The President of the Patriotic Union (UP), a far left political party, has defended rebel group FARC‘s proposal to convene a national constituent assembly to endorse a potential peace accord with the government, local media reported on Monday.
The government have long rejected such a notion, and instead seek a referendum on a potential peace agreement to coincide with the 2014 congressional or presidential elections; an idea the guerrillas strongly oppose.
“We are of the idea that the country requires a national agreement to include all political forces, so the proposal to hold a national constituent assembly seems much more viable [than a referendum which the government propose],” said Omer Calderon, President of the UP.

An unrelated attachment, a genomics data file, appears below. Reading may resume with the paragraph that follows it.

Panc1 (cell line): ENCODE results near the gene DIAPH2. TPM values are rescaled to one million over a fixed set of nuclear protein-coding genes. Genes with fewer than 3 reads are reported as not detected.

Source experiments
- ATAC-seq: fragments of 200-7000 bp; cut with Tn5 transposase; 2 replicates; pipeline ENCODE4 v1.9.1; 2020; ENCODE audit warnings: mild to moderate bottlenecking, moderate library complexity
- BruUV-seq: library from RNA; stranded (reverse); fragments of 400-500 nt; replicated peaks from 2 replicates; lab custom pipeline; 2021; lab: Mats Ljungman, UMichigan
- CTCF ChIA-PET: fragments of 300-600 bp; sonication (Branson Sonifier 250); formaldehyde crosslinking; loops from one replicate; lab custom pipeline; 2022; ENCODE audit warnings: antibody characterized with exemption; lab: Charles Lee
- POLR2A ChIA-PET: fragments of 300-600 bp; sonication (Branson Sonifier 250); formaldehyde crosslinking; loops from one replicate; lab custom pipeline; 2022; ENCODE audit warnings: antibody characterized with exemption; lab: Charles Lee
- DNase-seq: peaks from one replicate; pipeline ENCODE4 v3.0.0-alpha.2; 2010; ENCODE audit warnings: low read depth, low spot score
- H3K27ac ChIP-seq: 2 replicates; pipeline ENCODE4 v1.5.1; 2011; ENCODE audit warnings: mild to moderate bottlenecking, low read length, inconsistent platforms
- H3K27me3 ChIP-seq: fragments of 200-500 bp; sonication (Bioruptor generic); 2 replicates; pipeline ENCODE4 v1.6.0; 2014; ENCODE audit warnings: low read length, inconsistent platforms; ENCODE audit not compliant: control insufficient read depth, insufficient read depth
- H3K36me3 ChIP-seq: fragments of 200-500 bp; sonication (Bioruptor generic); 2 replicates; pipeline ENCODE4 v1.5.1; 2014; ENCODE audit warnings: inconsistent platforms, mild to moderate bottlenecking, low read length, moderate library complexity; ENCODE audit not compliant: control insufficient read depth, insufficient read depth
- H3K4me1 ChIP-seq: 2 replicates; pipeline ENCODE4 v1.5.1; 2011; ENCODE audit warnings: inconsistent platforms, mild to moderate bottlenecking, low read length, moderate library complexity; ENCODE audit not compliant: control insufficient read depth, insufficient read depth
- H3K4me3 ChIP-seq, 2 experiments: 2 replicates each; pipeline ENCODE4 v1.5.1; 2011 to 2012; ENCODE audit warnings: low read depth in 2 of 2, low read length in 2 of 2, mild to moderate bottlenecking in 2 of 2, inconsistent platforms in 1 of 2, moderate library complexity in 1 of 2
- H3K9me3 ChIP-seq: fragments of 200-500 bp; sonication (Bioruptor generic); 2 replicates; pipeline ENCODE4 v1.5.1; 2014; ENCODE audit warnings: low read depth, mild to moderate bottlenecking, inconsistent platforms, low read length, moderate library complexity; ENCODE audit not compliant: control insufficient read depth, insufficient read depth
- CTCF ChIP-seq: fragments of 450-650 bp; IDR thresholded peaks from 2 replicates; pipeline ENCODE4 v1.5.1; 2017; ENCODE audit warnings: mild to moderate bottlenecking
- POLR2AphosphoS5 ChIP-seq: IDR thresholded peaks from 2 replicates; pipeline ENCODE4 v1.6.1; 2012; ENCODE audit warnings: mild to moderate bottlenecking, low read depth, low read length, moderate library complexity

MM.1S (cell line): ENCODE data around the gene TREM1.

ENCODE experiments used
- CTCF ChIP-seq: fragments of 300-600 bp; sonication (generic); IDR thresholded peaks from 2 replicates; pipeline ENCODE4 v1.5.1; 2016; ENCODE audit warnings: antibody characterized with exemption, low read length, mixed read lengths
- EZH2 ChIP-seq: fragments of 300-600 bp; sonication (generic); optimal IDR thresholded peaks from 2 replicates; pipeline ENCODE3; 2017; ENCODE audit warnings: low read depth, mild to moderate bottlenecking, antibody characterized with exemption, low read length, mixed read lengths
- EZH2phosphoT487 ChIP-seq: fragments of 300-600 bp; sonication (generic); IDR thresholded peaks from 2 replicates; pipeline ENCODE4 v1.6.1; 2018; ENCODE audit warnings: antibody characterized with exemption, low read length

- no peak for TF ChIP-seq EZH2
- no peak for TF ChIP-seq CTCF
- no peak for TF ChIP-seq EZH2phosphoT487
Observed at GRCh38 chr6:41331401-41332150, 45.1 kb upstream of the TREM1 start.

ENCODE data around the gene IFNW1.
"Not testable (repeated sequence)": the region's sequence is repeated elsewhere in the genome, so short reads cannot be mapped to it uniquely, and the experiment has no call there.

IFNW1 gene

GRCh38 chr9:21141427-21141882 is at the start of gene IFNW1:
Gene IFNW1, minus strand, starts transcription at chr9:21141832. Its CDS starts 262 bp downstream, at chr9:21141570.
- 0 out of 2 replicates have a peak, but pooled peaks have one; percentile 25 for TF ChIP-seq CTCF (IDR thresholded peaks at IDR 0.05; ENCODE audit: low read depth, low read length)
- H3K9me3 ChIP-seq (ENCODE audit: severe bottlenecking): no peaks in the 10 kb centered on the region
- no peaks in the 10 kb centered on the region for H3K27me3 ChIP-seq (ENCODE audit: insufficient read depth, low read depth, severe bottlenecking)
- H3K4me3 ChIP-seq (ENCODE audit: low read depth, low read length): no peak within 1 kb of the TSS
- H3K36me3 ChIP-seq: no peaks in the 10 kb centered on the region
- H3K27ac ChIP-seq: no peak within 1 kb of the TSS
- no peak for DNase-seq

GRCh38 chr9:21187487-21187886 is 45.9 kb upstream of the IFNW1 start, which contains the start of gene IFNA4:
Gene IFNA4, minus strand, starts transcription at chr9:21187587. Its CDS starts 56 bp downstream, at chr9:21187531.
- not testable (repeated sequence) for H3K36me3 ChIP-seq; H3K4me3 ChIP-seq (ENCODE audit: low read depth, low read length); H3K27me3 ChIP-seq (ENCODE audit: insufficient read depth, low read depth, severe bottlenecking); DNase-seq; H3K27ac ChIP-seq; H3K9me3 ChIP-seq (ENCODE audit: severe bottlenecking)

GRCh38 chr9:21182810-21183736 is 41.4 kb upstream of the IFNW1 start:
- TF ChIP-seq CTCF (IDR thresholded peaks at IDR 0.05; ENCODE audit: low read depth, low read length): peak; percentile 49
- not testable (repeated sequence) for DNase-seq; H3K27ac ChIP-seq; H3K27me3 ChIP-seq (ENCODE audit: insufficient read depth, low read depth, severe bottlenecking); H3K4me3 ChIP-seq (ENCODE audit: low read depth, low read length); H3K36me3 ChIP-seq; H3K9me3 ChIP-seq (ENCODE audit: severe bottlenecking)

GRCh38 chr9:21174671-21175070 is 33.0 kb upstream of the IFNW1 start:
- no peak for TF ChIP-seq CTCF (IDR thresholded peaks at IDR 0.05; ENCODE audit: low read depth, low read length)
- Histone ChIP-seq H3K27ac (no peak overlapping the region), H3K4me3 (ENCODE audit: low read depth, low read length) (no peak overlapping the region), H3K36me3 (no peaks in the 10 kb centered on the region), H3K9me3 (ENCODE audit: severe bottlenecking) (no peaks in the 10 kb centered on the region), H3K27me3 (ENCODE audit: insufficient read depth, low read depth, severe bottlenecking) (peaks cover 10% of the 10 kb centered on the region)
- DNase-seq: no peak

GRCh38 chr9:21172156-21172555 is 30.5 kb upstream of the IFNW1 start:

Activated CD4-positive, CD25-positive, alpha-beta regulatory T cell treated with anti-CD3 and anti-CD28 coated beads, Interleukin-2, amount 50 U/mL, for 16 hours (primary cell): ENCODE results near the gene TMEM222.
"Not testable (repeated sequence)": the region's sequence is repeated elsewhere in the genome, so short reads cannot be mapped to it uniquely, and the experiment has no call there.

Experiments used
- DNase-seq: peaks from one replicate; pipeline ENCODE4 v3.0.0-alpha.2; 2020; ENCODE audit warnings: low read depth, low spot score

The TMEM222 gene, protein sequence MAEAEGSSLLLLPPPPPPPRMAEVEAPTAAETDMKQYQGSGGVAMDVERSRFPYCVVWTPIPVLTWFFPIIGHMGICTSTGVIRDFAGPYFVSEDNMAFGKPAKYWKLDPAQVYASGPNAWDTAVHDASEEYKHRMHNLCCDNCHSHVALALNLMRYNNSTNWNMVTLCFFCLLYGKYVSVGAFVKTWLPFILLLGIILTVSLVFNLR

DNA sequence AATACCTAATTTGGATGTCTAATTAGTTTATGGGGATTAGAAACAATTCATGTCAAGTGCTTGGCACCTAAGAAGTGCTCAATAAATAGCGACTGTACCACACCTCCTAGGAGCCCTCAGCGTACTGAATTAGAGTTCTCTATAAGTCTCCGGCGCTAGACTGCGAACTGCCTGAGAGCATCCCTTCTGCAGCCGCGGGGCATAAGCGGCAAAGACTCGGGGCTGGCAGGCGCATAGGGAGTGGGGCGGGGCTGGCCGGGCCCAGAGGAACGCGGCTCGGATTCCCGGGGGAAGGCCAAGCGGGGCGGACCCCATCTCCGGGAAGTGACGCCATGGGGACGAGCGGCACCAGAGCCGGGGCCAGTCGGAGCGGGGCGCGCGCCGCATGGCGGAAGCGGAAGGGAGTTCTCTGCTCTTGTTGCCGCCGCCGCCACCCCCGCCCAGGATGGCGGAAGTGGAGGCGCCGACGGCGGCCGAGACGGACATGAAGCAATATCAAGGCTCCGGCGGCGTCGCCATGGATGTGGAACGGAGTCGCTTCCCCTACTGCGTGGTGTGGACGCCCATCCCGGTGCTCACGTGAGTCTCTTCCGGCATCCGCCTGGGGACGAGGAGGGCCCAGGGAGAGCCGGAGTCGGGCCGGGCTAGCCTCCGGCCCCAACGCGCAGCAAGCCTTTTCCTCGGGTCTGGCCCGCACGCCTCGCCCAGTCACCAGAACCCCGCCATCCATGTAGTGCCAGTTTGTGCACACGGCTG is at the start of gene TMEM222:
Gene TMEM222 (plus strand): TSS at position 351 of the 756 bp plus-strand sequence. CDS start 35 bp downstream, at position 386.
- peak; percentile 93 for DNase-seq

The UP was founded by the FARC and Colombian communist party in 1985, as part of peace negotiations held with the conservative administration at the time. The party was subject to mass violence after its inception, leading to its virtual disappearance before being formally abolished as a political party in 2002.
The UP’s legal status was restored in July and the party will run candidates in the 2014 congressional elections.
Calderon stated that his party seek talks with President Juan Manuel Santos in order to determine the conditions for their upcoming election campaign.
“That is one of our complaints and a point of contention with the state, because the conditions for the participation of the UP are not given,” explained Calderon.